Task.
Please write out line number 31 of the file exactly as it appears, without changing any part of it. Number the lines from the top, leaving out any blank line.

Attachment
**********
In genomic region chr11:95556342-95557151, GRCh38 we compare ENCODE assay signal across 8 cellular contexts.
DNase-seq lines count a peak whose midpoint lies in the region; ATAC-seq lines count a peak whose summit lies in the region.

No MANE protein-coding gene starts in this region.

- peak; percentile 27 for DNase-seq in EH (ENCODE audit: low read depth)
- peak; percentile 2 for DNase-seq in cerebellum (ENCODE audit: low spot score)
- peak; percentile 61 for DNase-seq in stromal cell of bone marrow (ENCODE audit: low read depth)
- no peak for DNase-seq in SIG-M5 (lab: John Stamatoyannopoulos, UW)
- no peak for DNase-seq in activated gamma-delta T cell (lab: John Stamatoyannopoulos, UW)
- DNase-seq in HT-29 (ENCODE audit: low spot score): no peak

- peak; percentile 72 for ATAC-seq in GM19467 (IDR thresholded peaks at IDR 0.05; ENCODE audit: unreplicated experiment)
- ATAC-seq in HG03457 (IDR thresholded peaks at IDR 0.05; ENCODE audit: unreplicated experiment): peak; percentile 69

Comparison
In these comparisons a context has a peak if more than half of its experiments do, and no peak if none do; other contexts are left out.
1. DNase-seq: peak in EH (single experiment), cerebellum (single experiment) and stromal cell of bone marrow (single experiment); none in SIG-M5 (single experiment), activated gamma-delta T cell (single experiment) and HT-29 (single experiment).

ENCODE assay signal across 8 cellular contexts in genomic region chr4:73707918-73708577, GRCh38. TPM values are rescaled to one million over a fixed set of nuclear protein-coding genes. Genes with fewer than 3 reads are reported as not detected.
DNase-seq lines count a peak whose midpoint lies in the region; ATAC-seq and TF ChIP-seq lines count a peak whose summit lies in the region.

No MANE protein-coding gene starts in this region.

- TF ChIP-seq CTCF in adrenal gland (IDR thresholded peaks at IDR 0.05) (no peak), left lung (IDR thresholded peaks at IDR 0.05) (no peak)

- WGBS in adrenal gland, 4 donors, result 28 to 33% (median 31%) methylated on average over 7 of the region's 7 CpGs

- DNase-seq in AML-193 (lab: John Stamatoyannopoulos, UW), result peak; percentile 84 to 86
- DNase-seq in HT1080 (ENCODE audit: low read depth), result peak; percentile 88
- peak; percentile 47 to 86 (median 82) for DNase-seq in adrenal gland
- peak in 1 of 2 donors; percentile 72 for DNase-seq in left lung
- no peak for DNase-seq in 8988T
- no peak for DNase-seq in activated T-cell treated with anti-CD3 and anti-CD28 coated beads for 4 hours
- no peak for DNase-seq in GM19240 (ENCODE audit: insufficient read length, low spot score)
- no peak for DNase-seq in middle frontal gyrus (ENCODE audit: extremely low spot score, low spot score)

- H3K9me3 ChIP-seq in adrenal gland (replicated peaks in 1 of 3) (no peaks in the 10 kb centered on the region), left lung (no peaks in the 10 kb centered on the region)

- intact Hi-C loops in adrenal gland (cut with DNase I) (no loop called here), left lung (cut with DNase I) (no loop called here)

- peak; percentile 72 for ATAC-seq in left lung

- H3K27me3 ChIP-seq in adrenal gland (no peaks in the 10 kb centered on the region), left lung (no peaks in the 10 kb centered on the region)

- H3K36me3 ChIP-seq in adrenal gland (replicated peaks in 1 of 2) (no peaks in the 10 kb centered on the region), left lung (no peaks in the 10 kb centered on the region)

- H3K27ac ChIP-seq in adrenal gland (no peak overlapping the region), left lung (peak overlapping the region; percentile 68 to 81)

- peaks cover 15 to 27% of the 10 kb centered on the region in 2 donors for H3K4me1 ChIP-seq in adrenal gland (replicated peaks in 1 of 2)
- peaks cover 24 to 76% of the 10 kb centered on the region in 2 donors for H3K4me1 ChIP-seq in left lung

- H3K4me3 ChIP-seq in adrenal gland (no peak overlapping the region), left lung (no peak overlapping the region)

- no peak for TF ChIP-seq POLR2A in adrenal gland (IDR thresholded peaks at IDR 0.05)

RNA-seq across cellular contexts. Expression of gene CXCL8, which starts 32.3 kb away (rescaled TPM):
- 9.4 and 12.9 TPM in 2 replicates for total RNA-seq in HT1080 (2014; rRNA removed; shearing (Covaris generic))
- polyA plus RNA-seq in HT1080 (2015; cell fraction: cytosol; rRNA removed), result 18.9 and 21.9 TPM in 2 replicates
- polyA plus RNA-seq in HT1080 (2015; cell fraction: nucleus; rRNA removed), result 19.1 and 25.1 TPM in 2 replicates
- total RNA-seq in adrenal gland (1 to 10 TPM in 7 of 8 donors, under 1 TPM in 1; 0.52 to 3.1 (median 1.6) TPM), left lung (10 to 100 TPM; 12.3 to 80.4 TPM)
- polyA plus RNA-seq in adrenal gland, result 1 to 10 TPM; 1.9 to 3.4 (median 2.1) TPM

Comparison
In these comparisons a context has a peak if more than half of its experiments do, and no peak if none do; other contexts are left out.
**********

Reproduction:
- H3K27me3 ChIP-seq in adrenal gland (no peaks in the 10 kb centered on the region), left lung (no peaks in the 10 kb centered on the region)